Einstein's Law of Focus: how to be more productive, successful and fulfilled, today. According to Einstein, what you choose not to do can make all the difference.

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Petra Lilwo the strategist

Author: Jeff Haden for INC.com

When Albert Einstein graduated from college in 1900, he struggled to find a teaching job and took a job at the patent office. (Einstein, too, had to start somewhere.) This job, in the time-honored tradition of paying his dues, served to cover his bills while he published four groundbreaking scientific papers and earned his doctorate in 1906.

By 1912 he was already widely known - at least in the scientific community - as an outstanding theoretical physicist. A big fish? Sure, but in a really small pond.

That's why he took a step back and took stock of his career. Generally speaking, he was, shall we say, a generalist. What if he had focused on one thing? What if he had applied non-Euclidean mathematics to his own work on general relativity to account for the influence of gravity? For the next three years he did. That's all he did. (He later claimed that his hair turned white from the stress.)

In 1915 he published his theory of relativity, arguably the greatest scientific achievement of the 20th century.

Einstein's law of focus

As Cal Newport, author of So Good They Can't Ignore You, writes (well worth reading):

Einstein's advocacy of general relativity points to an important fact about achievements. We are most productive when we concentrate on a very small number of projects to which we can devote a great deal of attention. The achievements that are worthwhile require hard work. There is no shortcut. It takes effort over a long period of time.

In a perfect world, we would all be Einsteins. Each of us would have only one or at most two projects in the three main areas of our lives: work, extracurricular, and personal.

Of course, it is not easy. We all tend to be generals, even if not by choice.

Career, family, friends, personal interests - we have a basket full of diverse tasks. And so are our lists.

As Newport writes, the result is as follows:

"We are no longer able to focus on a small number of important projects, but instead rush between an increasingly crowded list full of different responsibilities. This time crunch can prevent real accomplishments.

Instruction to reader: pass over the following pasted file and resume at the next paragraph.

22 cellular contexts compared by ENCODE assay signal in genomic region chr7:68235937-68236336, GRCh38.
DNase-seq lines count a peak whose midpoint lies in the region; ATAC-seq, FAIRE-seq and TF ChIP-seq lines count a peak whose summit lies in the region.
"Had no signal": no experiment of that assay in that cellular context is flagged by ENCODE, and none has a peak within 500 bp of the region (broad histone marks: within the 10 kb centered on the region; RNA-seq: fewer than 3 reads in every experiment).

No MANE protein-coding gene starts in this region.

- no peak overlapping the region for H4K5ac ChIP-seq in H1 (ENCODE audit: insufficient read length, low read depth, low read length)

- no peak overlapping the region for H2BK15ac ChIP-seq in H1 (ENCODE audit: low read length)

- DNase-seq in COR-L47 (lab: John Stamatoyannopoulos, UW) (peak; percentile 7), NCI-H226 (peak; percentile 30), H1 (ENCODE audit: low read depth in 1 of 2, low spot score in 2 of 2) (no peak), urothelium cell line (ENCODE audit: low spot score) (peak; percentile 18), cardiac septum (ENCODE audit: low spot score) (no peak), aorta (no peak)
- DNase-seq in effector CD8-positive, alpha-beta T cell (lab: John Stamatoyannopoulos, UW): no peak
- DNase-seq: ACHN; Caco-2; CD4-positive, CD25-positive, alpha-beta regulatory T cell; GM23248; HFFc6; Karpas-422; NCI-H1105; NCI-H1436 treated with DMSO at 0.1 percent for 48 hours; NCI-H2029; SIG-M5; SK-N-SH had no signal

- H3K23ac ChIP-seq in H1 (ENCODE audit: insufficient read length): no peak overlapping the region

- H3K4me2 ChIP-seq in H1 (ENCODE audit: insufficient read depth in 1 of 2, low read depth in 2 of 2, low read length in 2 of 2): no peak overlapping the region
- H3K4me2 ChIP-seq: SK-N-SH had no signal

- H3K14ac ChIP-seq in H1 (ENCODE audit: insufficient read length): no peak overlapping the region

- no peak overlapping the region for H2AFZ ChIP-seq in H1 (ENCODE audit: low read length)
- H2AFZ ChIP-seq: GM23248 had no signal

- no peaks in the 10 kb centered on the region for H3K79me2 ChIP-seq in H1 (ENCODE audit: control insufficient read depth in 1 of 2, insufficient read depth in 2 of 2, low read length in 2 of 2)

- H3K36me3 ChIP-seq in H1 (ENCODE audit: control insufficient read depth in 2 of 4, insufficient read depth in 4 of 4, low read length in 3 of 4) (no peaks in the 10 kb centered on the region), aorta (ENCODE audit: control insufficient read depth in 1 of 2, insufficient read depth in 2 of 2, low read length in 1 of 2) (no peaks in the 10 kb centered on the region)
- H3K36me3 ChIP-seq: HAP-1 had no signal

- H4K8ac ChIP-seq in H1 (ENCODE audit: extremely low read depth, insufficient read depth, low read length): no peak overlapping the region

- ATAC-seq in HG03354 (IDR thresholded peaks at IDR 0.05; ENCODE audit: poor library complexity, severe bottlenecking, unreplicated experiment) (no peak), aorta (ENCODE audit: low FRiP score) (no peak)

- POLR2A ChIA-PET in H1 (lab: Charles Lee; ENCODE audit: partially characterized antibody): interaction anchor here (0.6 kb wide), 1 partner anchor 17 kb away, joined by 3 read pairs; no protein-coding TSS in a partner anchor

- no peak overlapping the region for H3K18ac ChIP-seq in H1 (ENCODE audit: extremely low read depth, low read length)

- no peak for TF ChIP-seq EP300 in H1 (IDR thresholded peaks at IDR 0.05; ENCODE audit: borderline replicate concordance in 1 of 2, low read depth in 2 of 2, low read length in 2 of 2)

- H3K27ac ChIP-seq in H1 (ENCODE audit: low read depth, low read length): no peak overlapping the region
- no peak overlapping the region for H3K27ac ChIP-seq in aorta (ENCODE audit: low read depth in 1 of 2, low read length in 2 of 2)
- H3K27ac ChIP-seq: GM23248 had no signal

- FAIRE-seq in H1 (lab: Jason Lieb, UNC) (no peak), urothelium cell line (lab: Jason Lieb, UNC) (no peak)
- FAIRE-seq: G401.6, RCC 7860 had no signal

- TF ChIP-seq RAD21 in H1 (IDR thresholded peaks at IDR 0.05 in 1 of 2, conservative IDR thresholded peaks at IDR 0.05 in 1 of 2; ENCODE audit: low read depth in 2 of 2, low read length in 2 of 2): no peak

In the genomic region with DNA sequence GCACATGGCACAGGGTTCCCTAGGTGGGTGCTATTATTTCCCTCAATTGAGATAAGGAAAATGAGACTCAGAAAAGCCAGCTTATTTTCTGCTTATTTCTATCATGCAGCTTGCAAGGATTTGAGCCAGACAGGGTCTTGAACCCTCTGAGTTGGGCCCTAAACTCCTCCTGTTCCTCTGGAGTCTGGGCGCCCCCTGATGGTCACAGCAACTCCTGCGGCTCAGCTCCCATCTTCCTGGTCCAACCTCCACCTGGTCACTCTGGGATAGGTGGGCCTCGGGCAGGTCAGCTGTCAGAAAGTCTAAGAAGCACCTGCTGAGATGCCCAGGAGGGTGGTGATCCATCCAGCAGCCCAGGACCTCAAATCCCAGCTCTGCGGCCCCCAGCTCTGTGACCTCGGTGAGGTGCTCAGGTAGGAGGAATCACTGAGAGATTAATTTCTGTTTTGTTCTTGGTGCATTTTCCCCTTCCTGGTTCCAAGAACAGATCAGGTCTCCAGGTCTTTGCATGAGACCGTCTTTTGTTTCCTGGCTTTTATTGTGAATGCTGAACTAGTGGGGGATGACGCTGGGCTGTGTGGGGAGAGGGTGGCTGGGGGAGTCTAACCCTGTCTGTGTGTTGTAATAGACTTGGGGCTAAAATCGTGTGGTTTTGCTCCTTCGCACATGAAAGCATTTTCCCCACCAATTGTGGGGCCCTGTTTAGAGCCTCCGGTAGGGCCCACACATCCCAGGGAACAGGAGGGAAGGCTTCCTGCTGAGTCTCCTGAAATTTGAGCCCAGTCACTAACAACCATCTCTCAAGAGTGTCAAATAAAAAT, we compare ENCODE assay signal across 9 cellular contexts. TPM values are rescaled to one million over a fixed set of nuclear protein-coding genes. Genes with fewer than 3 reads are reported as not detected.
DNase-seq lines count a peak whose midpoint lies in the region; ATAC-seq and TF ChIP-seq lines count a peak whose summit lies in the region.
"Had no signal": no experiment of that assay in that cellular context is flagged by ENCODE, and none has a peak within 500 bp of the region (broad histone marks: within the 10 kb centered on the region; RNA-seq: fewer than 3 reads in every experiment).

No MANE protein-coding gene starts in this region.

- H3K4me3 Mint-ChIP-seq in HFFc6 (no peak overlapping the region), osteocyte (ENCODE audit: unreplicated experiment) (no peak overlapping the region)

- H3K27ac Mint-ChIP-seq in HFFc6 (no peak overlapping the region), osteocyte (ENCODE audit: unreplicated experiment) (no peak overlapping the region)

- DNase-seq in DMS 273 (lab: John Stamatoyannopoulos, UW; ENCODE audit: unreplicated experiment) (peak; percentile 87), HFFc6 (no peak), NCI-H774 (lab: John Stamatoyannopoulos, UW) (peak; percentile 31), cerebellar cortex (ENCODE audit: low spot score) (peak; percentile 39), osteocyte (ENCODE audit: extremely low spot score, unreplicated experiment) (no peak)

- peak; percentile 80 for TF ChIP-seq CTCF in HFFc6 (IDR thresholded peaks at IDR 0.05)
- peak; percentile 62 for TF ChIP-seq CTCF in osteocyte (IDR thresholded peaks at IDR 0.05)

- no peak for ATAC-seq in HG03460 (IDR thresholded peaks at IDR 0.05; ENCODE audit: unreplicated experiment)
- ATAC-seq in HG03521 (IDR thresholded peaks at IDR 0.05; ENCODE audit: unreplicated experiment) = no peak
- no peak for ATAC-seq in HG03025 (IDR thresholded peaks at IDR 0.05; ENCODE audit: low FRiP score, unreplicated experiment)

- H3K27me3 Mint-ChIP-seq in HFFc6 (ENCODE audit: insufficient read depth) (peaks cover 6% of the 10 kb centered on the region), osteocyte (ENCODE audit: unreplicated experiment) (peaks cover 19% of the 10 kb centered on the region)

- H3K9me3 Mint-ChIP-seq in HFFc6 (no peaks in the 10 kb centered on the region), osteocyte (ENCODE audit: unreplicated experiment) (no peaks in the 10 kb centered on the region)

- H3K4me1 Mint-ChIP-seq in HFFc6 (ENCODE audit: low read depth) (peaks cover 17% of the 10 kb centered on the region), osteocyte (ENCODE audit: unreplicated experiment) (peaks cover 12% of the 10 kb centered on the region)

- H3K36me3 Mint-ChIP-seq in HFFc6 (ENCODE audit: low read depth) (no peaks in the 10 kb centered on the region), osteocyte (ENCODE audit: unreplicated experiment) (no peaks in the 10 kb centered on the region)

Imagine if Einstein had kept a blog, written a book, joined several clubs, and tried to master rowing at the same time he was working on general relativity?"

We would still be living in the era of Newton.

Newport's solution?

Step 1: Create three columns: professional, personal (family, friends, etc.), and extracurricular (side projects, personal goals, etc.). In each category, list everything you do.

Step 2: Choose one or two items from each list that are the most important (and hopefully the most profitable) and put a star next to them.

Step 3: Identify the items you could stop doing today without suffering any real consequences and cross them off. Think of this step as pruning.

Step 4: Look at the unmarked items and create a one- to three-week plan to complete them (or get away from them). It might mean not working on starred projects for a short time, but that's okay. Think of this step as weeding out the weeds.

Step 5: Focus on one or two important things that will remain in each category - and be ruthless about not adding any new items to the list, at least for a while. Just keep working on the list.

Eventually, you won't resist the temptation to take on new projects. A range of goals is inevitable for people who expect a lot from themselves. Somewhere along the way, you'll have to go through the whole exercise again.

And that's okay, because it works.

Ask Warren Buffett:)

Buffett's Law of Focus

Buffett walked pilot Mike Flint through a simple exercise: list your top 25 career goals, then circle the 5 most important ones.

Buffett reportedly told Flint to focus solely on achieving goals 1 through 5 and to avoid working on goals 6 through 25 altogether (the 25/5 rule). Why? You can't do 25 things well. To work on 25 things is to do very little on each of them.

It's easy to come up with five things you really want to do. But it's even easier to get distracted from actually making progress on those five goals because you get carried away with the excitement, the joy, the temporary pleasure of things that just aren't that important.

Try it. List all your goals: professional, personal and extracurricular. Choose the two most important ones from each. Cross out the ones that don't matter or are more made-up than real.

Because if you tell yourself you want to run a marathon, but you only run once every week or two, it's a dream, not a goal.

Then make a plan to complete the remaining items in each category. Or, if they are permanent: for example, you want to spend more time with your non-nuclear family - make a plan to ensure that happens regularly.

And then put your head down and focus on the tasks, projects or goals that really matter.

As Newport writes, "Productivity purging is an essential part of project gardening. Doing them regularly keeps you focused on what's important. After each purge, you have at least one month during which you can work seriously on a small number of projects."

In this way you will eventually make progress in those activities that may eventually become vital.


Author: Jeff Haden

Picture: Bakhrom Tursunov, Unsplash

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